To anyone possessing an ounce of common sense, the stabbings and shootings leading up to the murder indictments would raise red flags about Madrigal’s continued involvement with the Norteños. Several police officers familiar with the Hann case echoed a former assistant district attorney who worked in the gang unit and told me that “[e]veryone knew Nando was still active in the Norteños, and that he was under investigation for killing Day’Von.”
Because Ronen’s husband, Francisco Ugarte, works in the San Francisco Public Defender’s Office, where gang members are regular clients, it also seems unlikely he was unaware. Yet, Ronen repeatedly tried to help Madrigal.
In an email I obtained via a public record request and dated Aug. 2, 2019, Ronen’s chief of staff, Carolyn Goossen, presented the extensive work done on Madrigal’s behalf after he was stabbed at his apartment building, all at the behest of Ronen. “Spoke directly to Sam Moss [Executive Director at Mission Housing Development Corporation] and the management company of that building. Sam Moss: Could only move them if there was a vacancy, but no vacancies. Even so, would be hard because of federal financing laws which don’t allow people to jump wait lists.”
Along with a lack of vacancies and not being allowed to jump the line, Goossen bluntly points out that Madrigal has even bigger issues: “Spoke to either chief or DA. The justice system sees him as being gang involved … He was arrested for another case after the stabbing. They were treating him as a perpetrator, not a victim . . .”
Goossen concludes, “Carolina thinks you talked to the Chief, can’t remember for sure … Doesn’t remember if we talked to DPH [Department of Public Health]—but did meet with SFSVIP [Street Violence Intervention Program]—which is under DPH … Spoke with Joaquin Torres—head of housing authority.”
DESPITE GANG INVOLVEMENT, RONEN ASKS JUDGE TO HELP
Ronen was now aware of Madrigal’s continued gang involvement and that he had been arrested for another case since the stabbing, but instead of reaching out to law enforcement for more details, Ronen asked a judge to give Madrigal preferential treatment. In a letter obtained in the same public record request, on Aug. 28, 2019, Ronen used her official city stationery to write to San Francisco Superior Court Judge Bruce Chan requesting that he “allow Fernando to be terminated early from probation so he can focus on his rehabilitation.” Ronen even tells Judge Chan that Madrigal worked with her office on “legislative efforts” and has “experienced repeated gun violence and physical and mental traumas and needs to relocate to a safe place as soon as possible.”
The timeline in the Madrigal case is also damning for Ronen:
July 8, 2019: Madrigal killed 15-year-old Day’von Hann and was involved in a second shooting, leading police on a high-speed pursuit while fleeing the scene. The first call for shots fired came in at 12:09 a.m. The investigation into the murder of Day’von Hann, with Madrigal as the suspect, begins.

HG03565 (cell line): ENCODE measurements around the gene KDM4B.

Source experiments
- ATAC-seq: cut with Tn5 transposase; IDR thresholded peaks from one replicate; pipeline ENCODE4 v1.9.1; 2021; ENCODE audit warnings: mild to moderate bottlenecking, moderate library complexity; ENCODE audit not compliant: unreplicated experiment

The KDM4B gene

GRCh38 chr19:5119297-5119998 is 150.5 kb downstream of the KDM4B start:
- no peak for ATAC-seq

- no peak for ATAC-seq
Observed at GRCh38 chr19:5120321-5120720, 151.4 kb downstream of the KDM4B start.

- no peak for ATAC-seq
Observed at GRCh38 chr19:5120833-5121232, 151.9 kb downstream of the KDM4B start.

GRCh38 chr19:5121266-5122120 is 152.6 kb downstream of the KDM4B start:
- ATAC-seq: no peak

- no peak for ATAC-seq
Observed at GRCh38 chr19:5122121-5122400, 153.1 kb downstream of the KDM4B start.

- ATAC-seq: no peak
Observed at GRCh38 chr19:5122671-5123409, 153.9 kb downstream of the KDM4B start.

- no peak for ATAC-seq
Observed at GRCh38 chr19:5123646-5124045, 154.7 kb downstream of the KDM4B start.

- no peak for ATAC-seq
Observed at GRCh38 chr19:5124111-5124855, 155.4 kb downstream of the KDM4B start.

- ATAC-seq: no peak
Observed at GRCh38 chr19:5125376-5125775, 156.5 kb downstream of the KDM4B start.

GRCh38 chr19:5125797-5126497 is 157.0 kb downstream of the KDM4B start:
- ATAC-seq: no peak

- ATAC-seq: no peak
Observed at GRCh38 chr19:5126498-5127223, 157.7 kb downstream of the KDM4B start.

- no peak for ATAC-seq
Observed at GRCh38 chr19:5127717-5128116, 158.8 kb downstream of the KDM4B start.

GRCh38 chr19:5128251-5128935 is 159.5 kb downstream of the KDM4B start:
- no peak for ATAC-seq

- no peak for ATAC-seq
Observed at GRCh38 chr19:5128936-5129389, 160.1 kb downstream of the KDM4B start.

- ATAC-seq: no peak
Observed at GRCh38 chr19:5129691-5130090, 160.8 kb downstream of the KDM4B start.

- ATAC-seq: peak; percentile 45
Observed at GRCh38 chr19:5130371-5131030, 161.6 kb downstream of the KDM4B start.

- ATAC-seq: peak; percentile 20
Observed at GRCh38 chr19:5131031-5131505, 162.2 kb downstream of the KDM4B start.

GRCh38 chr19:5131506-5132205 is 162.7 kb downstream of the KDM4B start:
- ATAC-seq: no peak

July 30, 2019: Just three weeks after Madrigal murdered Hann, Ronen and Walton have Madrigal speak at a justice rally for Hann, where he rails against gun violence and hugs Hann’s grieving mother.
Aug. 2, 2019: Ronen’s chief of staff, Carolyn Goossen, presents extensive work done on Madrigal’s behalf to find alternative housing after he was stabbed at his apartment building, all at the directive of Ronen. Besides a lack of vacancies, Goossen tells Ronen all avenues to help Madrigal are exhausted due to his continued gang involvement, including “an arrest for another case” after the stabbing.
Aug. 28, 2019: Despite being aware that Madrigal is still an active Norteño and had been arrested as the suspect in another case after the stabbing, Ronen uses her position as supervisor to write a letter on official stationery requesting that a judge “allow Fernando to be terminated early from probation so he can focus on his rehabilitation” and “relocate to a safe place as soon as possible.”
According to federal prosecutors, Madrigal had been a known active gang member for many years. Citing the Instagram posts on Madrigal’s account, nando.needitall, as well as police reports and details from the Hann murder investigation, authorities said Madrigal led a dual life — but it was Walton and Ronen who helped make it possible, touting him as a “youth activist,” ignoring obvious red flags, and placing him on a pedestal right next to the mother of one of his victims.
“This murder was senseless and horrific,” FBI Special Agent Craig Fair said of Madrigal at an Aug. 14, 2020, news conference. “Hann, just 15 years old, was targeted because of the neighborhood he lived in.” And as the supervisor for that neighborhood, Ronen was apparently more interested in helping a cold-blooded killer relocate to a safe place than she was in keeping the streets safe for an innocent child.